It is fine to have problems with the newly-installed Citi Bike program and respectfully express it—if you want to stage semi-nude protests, that's great! The program is still working out its kinks, and even if you love it, opinions from both sides of the debate are important to try to make things safer for locals and tourists. Having said that, there are some publications out there (ahem) who seem driven to destroy bike share because of some blindingly passionate hatred for...bikes? Sharing? "Big" government?

It's unclear what exactly inspires such fevered bile, but when you have out-of-touch reactionary conservatives claiming to "represent the majority of citizens" while preaching how Citi Bike has destroyed everything good and beautiful about NYC in an inflammatory piece titled, "Death By Bicycle"—a piece in which everyone comes across, at best, as smug, paranoid, and a little bit insane—maybe it's time to take a step back and calm the fuck down.

It's pretty clear from this piece that Wall Street Journal editorial board member Dorothy Rabinowitz, a Pulitzer Prize winning conservative commentator and journalist, despises Mayor Bloomberg, who she refers to as an autocrat, a "practiced denier," and a totalitarian at different points. "It is shocking to walk around the city to see how much of this they sneaked under the radar in the interest of the environment," she says, and it's clear who "they" is. Somehow, she has conflated her hatred for Bloomberg with the entire program, which seems like a pretty awful stretch of reality to us.

We understand that change can be very scary, but frothing at the mouth over how "begrimed" the city has become thanks to a few thousand blue bikes? Even if you believe that NYC will remain a car-dominant city in the far flung future, is it really a bad thing that the city is taking steps now to try to make biking safer, and a more attractive alternative to driving? Even former bike lane-haters have had a change of heart over time.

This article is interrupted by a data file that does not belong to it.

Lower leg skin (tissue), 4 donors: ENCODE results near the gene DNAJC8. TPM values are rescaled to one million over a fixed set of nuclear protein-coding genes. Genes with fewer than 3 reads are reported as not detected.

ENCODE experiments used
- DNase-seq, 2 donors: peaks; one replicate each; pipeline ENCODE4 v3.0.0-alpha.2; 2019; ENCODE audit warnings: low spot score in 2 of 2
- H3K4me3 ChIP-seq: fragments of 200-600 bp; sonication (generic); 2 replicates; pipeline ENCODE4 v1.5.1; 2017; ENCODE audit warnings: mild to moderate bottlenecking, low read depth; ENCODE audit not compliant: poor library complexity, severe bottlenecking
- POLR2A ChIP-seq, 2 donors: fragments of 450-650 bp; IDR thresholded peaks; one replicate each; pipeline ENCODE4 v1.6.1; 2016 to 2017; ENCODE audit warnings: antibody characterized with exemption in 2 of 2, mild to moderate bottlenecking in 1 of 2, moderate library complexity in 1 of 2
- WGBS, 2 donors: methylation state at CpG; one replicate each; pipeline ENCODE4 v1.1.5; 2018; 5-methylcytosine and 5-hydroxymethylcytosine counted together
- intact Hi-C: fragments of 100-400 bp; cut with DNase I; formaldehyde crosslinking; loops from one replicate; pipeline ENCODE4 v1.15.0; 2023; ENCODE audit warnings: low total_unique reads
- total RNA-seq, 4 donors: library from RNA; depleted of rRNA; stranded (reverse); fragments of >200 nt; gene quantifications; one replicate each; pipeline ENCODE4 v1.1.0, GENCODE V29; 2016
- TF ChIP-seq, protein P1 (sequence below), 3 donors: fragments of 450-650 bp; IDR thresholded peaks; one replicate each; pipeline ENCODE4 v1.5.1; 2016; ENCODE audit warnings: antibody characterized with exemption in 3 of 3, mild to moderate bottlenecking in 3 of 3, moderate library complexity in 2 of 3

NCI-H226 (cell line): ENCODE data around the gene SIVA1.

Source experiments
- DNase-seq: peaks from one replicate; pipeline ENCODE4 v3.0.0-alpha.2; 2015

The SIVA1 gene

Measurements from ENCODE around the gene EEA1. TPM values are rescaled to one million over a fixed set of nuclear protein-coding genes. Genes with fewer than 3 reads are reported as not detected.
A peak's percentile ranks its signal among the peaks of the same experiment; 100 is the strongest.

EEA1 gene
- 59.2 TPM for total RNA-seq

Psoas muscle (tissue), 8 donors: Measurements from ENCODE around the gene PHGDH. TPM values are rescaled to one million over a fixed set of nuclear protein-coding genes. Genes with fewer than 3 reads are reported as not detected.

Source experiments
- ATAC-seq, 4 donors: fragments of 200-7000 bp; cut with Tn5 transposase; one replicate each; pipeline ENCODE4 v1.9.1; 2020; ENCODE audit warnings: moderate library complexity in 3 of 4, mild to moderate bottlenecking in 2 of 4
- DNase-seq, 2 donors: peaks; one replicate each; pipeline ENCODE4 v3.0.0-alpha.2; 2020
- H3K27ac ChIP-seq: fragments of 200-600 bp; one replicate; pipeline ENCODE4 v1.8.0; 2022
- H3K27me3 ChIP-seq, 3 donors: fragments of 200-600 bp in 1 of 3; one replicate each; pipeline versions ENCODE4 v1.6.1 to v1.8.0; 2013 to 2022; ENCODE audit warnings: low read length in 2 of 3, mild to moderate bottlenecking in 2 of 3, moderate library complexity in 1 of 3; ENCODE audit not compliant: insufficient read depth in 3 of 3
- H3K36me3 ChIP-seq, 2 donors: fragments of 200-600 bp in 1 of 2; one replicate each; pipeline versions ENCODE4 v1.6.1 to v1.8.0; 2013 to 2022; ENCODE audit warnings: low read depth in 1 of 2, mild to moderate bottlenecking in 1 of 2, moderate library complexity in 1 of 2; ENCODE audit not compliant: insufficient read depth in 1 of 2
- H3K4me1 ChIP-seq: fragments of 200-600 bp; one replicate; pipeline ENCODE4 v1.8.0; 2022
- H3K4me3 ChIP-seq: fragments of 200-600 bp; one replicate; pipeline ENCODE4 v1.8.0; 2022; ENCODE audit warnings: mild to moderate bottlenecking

But for Rabinowitz, apparently this is the worst thing imaginable: "Before this, every citizen knew...that the most important danger in the city is not the yellow cabs. It's the bicyclists who veer in and out of the sidewalk, empowered by the city administration, with the idea that they are privileged, because they are helping, part of all the good forward-looking things." Of course bicyclists need to observe the rules of the road and be considerate of pedestrians and drivers—hey, here are some great tips on that—but to claim that cyclists are MORE dangerous than drivers is a ridiculous bald-faced mistruth.

There are plenty of ways of talking about the divide between Citi Bike lovers and haters without lapsing into extremism (like this thoughtful Daily News editorial about drivers and cyclists needing to respect one another), but you won't find that here. The best Reuters columnist Jack Shafer could say in response to Rabinowitz's raving anti-cycling editorial is this quote: "You must not argue w the aging reactionary but hold in mind a picture of the younger man @ the height of his powers."